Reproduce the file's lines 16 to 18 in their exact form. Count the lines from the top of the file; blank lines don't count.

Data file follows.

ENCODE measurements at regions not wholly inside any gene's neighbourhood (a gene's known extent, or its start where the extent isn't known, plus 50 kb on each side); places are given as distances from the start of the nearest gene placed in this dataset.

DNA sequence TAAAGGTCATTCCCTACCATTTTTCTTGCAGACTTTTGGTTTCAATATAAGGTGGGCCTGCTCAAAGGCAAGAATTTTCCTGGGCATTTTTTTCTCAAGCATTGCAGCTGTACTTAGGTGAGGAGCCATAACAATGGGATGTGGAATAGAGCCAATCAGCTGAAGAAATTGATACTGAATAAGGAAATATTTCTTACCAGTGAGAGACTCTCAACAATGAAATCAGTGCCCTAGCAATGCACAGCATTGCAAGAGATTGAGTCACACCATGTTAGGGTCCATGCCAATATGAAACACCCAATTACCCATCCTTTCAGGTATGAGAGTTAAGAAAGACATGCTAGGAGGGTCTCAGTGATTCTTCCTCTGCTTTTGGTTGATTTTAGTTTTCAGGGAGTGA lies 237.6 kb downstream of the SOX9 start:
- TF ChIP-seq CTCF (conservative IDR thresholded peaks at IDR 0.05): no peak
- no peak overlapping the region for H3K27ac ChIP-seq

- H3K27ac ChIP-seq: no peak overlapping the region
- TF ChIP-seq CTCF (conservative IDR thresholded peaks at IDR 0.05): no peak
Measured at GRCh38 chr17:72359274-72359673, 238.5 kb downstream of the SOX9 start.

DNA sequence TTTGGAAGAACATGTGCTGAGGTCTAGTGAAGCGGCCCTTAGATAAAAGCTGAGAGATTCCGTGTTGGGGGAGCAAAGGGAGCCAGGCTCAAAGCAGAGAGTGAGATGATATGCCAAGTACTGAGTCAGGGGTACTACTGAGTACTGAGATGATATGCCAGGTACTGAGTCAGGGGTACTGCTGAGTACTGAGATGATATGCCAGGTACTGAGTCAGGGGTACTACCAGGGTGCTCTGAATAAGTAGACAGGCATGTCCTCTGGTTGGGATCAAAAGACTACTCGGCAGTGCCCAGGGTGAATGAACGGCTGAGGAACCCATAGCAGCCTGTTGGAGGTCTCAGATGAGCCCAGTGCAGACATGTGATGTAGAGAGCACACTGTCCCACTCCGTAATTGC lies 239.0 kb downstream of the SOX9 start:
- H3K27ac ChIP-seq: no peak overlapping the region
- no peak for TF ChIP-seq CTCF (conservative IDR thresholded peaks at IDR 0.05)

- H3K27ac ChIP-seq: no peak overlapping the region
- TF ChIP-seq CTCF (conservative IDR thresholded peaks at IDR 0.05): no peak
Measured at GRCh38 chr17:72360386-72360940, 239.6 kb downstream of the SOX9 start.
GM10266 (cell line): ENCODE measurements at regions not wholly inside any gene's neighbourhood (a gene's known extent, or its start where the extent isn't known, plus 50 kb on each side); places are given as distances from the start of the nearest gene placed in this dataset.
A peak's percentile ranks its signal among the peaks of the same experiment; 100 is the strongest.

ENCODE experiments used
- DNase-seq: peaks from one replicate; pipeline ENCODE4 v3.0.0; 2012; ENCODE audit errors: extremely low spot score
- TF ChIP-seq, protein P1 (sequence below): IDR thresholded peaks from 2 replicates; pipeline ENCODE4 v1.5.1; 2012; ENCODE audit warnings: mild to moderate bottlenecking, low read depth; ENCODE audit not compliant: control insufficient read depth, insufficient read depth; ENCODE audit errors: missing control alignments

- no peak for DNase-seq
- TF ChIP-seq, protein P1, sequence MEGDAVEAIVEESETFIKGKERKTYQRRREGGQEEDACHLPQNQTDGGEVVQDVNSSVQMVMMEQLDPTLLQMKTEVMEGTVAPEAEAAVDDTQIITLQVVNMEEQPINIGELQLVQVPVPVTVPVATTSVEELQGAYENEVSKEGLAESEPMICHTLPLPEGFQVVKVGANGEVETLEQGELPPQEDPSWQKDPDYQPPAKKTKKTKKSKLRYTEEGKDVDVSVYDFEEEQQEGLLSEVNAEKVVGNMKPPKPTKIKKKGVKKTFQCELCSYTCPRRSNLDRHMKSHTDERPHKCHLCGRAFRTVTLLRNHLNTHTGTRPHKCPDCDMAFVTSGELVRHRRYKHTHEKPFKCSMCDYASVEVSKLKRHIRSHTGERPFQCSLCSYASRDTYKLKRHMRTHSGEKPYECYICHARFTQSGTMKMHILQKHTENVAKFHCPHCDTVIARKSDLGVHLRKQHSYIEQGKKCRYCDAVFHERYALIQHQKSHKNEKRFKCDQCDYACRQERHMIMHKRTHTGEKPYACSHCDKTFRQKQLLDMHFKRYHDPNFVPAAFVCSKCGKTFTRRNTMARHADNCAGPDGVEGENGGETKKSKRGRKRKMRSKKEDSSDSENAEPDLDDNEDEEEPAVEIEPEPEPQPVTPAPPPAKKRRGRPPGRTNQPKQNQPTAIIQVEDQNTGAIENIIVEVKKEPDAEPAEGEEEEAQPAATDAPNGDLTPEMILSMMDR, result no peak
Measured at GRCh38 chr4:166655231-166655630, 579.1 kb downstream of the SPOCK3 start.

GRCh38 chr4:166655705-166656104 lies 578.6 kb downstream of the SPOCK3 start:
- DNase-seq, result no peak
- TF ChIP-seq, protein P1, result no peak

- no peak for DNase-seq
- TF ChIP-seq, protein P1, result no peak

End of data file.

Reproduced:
ENCODE experiments used
- DNase-seq: peaks from one replicate; pipeline ENCODE4 v3.0.0; 2012; ENCODE audit errors: extremely low spot score
- TF ChIP-seq, protein P1 (sequence below): IDR thresholded peaks from 2 replicates; pipeline ENCODE4 v1.5.1; 2012; ENCODE audit warnings: mild to moderate bottlenecking, low read depth; ENCODE audit not compliant: control insufficient read depth, insufficient read depth; ENCODE audit errors: missing control alignments